To young Canadians: All my life I have worked to make things better. Hope and optimism have defined my political career, and I continue to be hopeful and optimistic about Canada. Young people have been a great source of inspiration for me. I have met and talked with so many of you about your dreams, your frustrations, and your ideas for change. More and more, you are engaging in politics because you want to change things for the better. Many of you have placed your trust in our party. As my time in political life draws to a close I want to share with you my belief in your power to change this country and this world.

There are great challenges before you, from the overwhelming nature of climate change to the unfairness of an economy that excludes so many from our collective wealth, and the changes necessary to build a more inclusive and generous Canada. I believe in you. Your energy, your vision, your passion for justice are exactly what this country needs today. You need to be at the heart of our economy, our political life, and our plans for the present and the future.

And finally, to all Canadians: Canada is a great country, one of the hopes of the world. We can be a better one – a country of greater equality, justice, and opportunity. We can build a prosperous economy and a society that shares its benefits more fairly. We can look after our seniors. We can offer better futures for our children. We can do our part to save the world's environment. We can restore our good name in the world. We can do all of these things because we finally have a party system at the national level where there are real choices; where your vote matters; where working for change can actually bring about change. In the months and years to come, New Democrats will put a compelling new alternative to you.

My colleagues in our party are an impressive, committed team. Give them a careful hearing; consider the alternatives; and consider that we can be a better, fairer, more equal country by working together. Don't let them tell you it can't be done.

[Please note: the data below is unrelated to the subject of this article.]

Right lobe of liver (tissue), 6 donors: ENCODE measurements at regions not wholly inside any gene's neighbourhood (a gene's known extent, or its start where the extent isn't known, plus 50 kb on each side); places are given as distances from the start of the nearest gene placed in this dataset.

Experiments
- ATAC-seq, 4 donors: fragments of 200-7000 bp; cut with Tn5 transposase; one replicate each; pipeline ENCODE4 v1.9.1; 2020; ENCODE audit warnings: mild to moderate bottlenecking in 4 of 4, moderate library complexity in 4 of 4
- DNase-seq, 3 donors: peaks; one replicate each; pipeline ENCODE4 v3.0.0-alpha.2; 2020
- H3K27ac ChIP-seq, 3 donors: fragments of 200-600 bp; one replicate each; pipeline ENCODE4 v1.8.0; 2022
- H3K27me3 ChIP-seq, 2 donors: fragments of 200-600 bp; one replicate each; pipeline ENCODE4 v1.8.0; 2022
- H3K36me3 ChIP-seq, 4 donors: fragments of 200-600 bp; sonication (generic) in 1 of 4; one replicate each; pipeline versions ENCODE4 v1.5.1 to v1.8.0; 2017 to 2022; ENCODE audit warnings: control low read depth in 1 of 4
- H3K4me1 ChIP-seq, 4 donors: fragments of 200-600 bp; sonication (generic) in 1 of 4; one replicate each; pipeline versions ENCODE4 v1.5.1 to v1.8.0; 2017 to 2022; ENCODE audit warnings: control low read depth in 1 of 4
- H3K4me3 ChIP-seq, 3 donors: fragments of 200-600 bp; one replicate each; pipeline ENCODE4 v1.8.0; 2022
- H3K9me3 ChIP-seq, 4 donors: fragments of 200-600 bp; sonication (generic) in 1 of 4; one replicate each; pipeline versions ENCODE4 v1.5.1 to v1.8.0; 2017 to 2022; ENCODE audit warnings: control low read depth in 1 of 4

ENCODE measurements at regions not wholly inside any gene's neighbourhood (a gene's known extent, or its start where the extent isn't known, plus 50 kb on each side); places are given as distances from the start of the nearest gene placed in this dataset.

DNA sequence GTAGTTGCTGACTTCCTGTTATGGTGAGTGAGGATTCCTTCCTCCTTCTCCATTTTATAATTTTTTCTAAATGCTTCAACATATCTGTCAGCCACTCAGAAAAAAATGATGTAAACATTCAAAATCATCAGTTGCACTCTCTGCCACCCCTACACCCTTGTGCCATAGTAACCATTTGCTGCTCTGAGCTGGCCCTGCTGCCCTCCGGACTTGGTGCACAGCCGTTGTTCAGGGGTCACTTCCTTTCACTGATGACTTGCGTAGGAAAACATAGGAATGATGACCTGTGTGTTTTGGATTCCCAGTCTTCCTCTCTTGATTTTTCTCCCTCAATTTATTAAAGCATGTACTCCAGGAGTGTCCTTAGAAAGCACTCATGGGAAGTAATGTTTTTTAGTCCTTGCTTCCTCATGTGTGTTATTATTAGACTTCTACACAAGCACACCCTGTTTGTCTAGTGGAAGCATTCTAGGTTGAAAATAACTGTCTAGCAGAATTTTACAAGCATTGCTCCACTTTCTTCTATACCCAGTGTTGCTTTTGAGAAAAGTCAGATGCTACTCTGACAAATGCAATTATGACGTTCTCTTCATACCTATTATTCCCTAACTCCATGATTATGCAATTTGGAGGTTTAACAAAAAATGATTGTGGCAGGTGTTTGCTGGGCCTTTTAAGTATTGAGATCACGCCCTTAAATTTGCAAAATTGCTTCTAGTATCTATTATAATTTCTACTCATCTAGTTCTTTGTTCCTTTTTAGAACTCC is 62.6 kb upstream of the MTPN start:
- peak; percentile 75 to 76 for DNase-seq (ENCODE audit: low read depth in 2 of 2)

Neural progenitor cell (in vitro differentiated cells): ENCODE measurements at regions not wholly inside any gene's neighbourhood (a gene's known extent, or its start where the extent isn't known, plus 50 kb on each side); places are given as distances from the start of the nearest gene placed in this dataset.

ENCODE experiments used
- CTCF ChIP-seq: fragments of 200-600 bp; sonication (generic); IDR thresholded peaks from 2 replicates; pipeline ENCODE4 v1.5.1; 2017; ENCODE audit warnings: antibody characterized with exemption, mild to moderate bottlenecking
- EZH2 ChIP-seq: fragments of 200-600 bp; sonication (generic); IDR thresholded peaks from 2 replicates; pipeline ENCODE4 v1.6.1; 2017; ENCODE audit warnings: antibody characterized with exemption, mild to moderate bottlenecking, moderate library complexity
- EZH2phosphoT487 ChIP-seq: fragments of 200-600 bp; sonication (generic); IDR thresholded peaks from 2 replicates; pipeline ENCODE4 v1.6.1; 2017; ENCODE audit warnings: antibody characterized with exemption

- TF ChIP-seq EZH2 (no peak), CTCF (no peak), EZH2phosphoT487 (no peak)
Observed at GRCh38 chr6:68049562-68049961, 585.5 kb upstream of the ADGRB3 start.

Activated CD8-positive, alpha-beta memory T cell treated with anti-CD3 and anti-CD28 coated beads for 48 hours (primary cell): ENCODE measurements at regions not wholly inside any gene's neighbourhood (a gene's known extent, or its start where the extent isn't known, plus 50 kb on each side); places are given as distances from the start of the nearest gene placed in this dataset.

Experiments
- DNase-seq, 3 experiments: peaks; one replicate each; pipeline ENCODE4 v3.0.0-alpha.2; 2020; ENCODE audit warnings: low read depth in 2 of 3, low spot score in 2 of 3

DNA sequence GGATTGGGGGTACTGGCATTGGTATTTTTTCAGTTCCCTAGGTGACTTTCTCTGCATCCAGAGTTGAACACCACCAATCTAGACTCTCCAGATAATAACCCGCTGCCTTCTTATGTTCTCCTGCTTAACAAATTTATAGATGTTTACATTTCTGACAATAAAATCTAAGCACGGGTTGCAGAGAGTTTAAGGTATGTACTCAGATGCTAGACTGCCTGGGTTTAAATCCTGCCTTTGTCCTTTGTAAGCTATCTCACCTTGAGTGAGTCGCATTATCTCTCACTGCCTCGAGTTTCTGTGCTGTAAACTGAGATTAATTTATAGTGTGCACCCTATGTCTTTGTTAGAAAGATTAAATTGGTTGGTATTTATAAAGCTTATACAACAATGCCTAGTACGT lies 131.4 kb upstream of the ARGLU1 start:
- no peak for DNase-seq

My friends, love is better than anger. Hope is better than fear. Optimism is better than despair. So let us be loving, hopeful and optimistic. And we'll change the world.

All my very best,

Jack Layton                      

I am watching CBC news as I write this.  I smile as I hear the announcers and the people talk about "Jack."  Not "Jack Layton."  Not "Mr. Layton."  Jack.  Our Jack. 

 He belonged to all of us, the people of Canada, people of hope and love and goodwill everywhere.  Even those who opposed his politics liked him.  That bright infectious smile was no act.  Writing now is difficult for me now;  I suppose you can feel this.

I asked a friend when I first received the news, "Can I cry?"  The response was, " You are a kharkoo.  You are not allowed to cry."  All I could say was, "Too late."

We will go on.  Of course, we will go on, but things will not be the same.  A Great Soul has left us.  I cannot help but think of a sort of obituary I wrote a few months ago about Osama bin Laden.  The good die.  The evil die.  And each death diminishes us in one way or another.  I am going to quote in this post, as I quoted in the one before, John Donne's words:

No man is an island,  entire of itself; 
every man is a piece of the continent, a part of the main; 
if a clod be washed away by the sea, Europe is the less, 
as well as if a promontory were, 
as well as if a manor of thy friend's or of thine own were;  
any man's death diminishes me, 
because I am involved in mankind,
 and therefore never send to know for whom the bell tolls; 
it tolls for thee. 

I must correct myself.  Earlier I wrote, "Jack Layton is no more."  We write that, but in this case it is not true.  As long as we hold true to his hopes, his dreams, his optimism, Jack Layton is still with us.  I ask each of my readers to please take a moment to say a prayer for his family, for Canada, and for the world;  our world has been diminished by his death.

I just heard him described as "relentlessly optimistic."  I wonder if he knew the phrase "chardi kala."  Whether or not, he certainly lived that way. 

Good-bye, Jack.  I love you.


JACK LAYTON 1950-2011
OK.  Sorry.

Unhotlinked picture of Jack

My friends, love is better than anger. Hope is better than fear. Optimism is better than despair. So let us be loving, hopeful and optimistic. And we'll change the world.

Mes amis, l'amour est cent fois meilleur que la haine. L'espoir est meilleur que la peur. L'optimisme est meilleur que le désespoir. Alors aimons, gardons espoir et restons optimistes. Et nous changerons le monde.

06 July 2011


I have just received word that Khalsa Aid is starting a programme to get food to the drought-stricken Horn of Africa where 10,000,000 people are threatened with starvation!